Tag Archives: enso

New study ‘reduces uncertainty’ for climate sensitivity

view on the sun over inversion from jested
View on the sun over inversion from Jested, Jested-Kozakov ridge, Czech Republic. Credit: Nataliya Hora / Alamy Stock Photo

Scientists have presented a new, narrower estimate of the “climate sensitivity” – a measure of how much the climate could warm in response to the release of greenhouse gases

January 17, 2018 — The latest assessment report from the Intergovernmental Panel on Climate Change (IPCC) estimates that climate sensitivity is close to 3°C, with a “likely” range of 1.5 to 4.5°C. Continue reading New study ‘reduces uncertainty’ for climate sensitivity

Learning From an Extreme El Niño

2015-2016 extreme el nino
The 2015-2016 extreme El Niño brought drought and fire to Indonesia. Smoke from extensive and uncontrollable forest fires blankets southern Borneo in October 2015. It spread westward causing severe haze over Singapore and Malaysia. Credit: NASA/JPL-Caltech/MISR instrument team

A recent paper in Reviews of Geophysics describes new scientific insights on the El Niño-Southern Oscillation from analysis of the 2015-2016 extreme El Niño

January 10, 2018 — The El Niño-Southern Oscillation (ENSO) cycle is a periodic change in the ocean-atmosphere system of the tropical Pacific Ocean but which has knock-on effects on weather around
the world. In an article recently published in Reviews in Geophysics, Santoso et al. [2017] examined the 2015-2016 El Niño event which was particularly extreme. The editor asked one of the authors to explain the characteristics of that El Niño and what scientists learned from it. Continue reading Learning From an Extreme El Niño

Giant Snails’ Century-Old Shells Recorded Monsoon Rainfall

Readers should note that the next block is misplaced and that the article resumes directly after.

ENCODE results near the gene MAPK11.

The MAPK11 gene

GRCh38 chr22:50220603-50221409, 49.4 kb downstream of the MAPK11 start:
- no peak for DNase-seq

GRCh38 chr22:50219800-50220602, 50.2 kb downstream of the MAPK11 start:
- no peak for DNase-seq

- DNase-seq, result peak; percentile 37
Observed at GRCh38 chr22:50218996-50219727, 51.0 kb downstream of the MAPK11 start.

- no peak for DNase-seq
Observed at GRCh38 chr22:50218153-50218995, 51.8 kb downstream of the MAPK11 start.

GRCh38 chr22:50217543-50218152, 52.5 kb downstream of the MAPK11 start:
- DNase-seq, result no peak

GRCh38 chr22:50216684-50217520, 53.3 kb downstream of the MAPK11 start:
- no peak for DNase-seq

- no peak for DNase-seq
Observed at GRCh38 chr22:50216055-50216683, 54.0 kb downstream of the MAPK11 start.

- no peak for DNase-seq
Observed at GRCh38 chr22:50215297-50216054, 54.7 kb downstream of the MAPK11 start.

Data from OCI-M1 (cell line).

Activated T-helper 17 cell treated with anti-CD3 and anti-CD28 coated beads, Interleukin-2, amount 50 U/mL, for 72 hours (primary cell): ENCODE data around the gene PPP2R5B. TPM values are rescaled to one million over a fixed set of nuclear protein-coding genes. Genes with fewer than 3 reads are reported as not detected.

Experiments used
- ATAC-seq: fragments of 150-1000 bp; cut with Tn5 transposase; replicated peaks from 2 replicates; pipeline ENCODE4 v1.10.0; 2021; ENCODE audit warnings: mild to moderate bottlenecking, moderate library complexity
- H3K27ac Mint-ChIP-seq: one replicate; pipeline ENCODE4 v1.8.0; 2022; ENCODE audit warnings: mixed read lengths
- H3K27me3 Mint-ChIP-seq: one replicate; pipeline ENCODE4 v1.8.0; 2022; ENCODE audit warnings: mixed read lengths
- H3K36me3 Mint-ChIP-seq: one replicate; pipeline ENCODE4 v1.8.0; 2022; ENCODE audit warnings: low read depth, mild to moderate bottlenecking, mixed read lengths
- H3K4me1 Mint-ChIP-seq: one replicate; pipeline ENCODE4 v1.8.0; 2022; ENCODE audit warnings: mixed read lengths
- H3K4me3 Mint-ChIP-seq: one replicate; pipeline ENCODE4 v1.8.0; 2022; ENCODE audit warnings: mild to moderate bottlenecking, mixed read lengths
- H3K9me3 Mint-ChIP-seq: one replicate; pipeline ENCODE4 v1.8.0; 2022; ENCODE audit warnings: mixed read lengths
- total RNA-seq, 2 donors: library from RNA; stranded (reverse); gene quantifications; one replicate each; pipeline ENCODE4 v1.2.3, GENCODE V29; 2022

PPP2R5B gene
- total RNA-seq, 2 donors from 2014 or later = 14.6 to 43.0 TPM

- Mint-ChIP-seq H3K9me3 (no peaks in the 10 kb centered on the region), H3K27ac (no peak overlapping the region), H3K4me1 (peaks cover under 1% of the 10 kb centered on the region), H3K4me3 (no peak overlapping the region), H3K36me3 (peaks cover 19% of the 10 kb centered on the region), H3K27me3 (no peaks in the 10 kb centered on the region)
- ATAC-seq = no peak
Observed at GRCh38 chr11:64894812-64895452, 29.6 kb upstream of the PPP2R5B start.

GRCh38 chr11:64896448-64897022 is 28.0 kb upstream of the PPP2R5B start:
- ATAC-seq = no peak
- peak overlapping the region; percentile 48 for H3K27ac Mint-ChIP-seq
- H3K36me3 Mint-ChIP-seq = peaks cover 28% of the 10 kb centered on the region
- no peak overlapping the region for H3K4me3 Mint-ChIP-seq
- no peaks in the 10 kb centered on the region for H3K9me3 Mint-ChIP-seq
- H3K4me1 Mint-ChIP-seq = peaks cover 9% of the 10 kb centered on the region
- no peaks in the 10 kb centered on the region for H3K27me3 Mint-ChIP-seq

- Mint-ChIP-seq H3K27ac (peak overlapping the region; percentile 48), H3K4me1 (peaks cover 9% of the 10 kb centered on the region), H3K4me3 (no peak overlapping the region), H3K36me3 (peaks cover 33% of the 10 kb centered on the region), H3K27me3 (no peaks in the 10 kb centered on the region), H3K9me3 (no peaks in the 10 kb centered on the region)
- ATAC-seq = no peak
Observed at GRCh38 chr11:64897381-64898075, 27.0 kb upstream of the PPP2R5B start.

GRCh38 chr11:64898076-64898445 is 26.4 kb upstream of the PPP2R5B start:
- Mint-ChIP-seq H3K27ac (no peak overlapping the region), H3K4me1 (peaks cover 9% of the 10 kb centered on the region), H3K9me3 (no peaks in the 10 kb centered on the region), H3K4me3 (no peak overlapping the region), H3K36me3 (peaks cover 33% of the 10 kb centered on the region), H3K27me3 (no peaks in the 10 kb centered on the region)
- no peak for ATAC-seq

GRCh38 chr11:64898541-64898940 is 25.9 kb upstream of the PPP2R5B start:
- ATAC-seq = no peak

giant african land snail
The giant African land snail can grow larger than the size of an adult human hand, as seen here. The species, which has invaded habitats in many parts of the world, may help scientists retrace the rainfall history of monsoons across the Indian subcontinent. Credit: Paul Brown/Rex Features via Associated Press

Researchers explored past precipitation in India using shells from very large land snails collected there in 1918 and preserved in a British museum

September 25, 2017 — The shells of a large, invasive snail in India can provide exceptionally fine grained records of past precipitation in the region, a new study finds. By measuring isotope ratios in shells from some of these snails from as long ago as 1918, the researchers have demonstrated that they could reconstruct the subseasonal rainfall rate of past monsoon seasons. Continue reading Giant Snails’ Century-Old Shells Recorded Monsoon Rainfall

Extreme El Niño events more frequent even if warming limited to 1.5C – report

extreme el niño
The risk of extreme El Niño events would rise from five events per century to 10 by 2050 under a scenario that presumes warming peaks at 1.5C by that year. Photograph: Alamy

Modelling suggests Australia would face more frequent drought-inducing weather events beyond any climate stabilisation

July 25, 2017 — Extreme El Niño events that can cause crippling drought in Australia are likely to be far more frequent even if the world pulls off mission improbable and limits global warming to 1.5°C. Continue reading Extreme El Niño events more frequent even if warming limited to 1.5C – report

Pacific Ocean shift could see 1.5C limit breached within a decade

civil society protests
Civil Society Protests at COP21, Paris Credit: Takver/Flickr

Global average temperatures could pass 1.5°C above pre-industrial levels within the next decade, new projections suggest

May 8, 2017 — The timing of when we actually hit the 1.5°C threshold will depend heavily on a natural cycle in the Pacific Ocean, the study finds, which can either dampen or accelerate global temperature rise. Continue reading Pacific Ocean shift could see 1.5C limit breached within a decade